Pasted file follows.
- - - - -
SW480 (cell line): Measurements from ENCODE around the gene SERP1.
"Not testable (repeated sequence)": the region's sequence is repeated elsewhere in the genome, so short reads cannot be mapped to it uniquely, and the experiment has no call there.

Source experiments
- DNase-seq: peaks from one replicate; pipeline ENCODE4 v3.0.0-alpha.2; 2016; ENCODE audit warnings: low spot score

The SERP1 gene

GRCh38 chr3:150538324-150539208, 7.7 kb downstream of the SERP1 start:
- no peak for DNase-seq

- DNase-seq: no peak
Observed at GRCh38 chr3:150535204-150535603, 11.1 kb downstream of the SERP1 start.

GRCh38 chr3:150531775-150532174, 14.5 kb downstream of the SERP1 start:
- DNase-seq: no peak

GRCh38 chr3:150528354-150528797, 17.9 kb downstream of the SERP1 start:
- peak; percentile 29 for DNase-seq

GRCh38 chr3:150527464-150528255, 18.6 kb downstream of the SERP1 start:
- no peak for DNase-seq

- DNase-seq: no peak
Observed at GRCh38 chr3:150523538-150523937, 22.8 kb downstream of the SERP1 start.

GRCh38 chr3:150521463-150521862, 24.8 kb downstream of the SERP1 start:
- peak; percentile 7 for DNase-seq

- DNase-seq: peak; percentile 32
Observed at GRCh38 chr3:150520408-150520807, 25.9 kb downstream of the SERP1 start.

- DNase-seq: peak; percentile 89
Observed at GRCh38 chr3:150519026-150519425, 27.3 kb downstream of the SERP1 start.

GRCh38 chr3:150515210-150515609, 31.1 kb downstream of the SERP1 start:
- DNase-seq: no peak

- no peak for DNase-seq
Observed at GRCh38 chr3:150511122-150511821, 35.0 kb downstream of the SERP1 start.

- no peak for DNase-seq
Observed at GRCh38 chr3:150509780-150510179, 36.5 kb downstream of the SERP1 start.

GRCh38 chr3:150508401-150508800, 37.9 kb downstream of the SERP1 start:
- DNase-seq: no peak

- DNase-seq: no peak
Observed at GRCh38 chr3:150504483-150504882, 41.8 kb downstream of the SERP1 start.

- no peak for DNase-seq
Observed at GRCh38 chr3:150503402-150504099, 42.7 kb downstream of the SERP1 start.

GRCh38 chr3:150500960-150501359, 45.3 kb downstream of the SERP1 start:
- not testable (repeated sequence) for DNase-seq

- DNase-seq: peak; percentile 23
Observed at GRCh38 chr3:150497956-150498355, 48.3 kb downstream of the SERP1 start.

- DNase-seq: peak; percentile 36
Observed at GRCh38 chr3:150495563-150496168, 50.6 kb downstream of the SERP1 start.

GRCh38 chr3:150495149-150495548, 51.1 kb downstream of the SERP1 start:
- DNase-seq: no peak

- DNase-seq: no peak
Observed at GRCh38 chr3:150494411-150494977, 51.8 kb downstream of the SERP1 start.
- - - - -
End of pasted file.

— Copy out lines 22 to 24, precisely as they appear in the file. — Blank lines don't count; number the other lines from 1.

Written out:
- DNase-seq: peak; percentile 89
Observed at GRCh38 chr3:150519026-150519425, 27.3 kb downstream of the SERP1 start.

GRCh38 chr3:150515210-150515609, 31.1 kb downstream of the SERP1 start: